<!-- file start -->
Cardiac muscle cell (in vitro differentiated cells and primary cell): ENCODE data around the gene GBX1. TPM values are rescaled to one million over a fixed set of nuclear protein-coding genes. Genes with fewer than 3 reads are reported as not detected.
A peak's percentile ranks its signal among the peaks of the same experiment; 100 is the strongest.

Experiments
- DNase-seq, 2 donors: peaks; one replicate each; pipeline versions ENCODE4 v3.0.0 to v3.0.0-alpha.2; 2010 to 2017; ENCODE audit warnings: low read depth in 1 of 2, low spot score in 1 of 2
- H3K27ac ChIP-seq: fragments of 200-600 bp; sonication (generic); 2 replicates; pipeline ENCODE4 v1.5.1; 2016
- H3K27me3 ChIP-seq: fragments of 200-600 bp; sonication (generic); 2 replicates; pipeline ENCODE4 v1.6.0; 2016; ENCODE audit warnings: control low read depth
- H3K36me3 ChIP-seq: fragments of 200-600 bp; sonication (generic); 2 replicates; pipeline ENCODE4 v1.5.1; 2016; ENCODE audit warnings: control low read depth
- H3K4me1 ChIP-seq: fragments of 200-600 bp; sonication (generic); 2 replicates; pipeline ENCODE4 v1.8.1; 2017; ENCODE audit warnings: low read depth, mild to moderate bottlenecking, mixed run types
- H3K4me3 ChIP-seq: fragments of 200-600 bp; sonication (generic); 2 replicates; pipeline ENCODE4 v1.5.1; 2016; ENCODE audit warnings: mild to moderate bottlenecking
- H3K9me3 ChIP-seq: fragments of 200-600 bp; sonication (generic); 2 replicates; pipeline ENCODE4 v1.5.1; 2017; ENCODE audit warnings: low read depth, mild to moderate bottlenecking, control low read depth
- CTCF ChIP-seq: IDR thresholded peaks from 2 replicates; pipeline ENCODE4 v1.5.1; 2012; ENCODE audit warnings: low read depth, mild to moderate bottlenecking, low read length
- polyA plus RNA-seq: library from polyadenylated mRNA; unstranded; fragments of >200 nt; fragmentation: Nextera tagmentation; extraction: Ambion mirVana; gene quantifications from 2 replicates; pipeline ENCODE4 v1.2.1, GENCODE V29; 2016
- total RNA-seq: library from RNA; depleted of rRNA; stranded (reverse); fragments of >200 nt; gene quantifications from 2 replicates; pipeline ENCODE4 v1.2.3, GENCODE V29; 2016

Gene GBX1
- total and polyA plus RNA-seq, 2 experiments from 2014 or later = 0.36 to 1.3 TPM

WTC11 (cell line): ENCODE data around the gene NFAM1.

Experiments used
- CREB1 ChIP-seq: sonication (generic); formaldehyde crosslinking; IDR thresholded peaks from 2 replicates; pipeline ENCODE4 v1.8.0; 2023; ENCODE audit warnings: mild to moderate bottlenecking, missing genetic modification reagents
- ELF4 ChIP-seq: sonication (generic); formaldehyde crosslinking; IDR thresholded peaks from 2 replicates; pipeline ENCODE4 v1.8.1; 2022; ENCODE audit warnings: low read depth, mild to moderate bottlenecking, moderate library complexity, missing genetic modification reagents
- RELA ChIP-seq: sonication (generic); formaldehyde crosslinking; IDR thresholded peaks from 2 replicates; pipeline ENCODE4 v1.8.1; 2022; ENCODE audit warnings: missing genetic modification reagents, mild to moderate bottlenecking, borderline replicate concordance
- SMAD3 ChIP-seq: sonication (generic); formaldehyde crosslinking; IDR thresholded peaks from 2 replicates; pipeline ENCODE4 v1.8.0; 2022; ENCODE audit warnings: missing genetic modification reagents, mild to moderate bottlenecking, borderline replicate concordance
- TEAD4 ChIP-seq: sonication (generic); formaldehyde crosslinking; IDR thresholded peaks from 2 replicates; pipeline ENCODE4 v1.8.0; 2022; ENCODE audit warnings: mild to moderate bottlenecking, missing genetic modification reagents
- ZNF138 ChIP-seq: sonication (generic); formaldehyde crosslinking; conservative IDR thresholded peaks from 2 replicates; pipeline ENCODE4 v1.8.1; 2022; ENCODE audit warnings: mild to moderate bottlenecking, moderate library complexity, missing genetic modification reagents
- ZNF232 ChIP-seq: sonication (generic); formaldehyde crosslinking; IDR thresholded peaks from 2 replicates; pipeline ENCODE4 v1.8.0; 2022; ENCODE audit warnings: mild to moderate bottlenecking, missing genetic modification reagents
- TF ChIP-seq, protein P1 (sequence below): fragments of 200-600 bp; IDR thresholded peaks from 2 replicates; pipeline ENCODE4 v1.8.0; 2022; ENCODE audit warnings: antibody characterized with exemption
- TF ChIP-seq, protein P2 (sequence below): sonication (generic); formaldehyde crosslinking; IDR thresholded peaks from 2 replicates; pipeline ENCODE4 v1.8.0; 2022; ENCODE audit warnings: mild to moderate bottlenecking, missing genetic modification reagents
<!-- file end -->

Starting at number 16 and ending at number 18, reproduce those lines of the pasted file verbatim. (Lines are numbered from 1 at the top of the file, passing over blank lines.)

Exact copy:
WTC11 (cell line): ENCODE data around the gene NFAM1.

Experiments used
- CREB1 ChIP-seq: sonication (generic); formaldehyde crosslinking; IDR thresholded peaks from 2 replicates; pipeline ENCODE4 v1.8.0; 2023; ENCODE audit warnings: mild to moderate bottlenecking, missing genetic modification reagents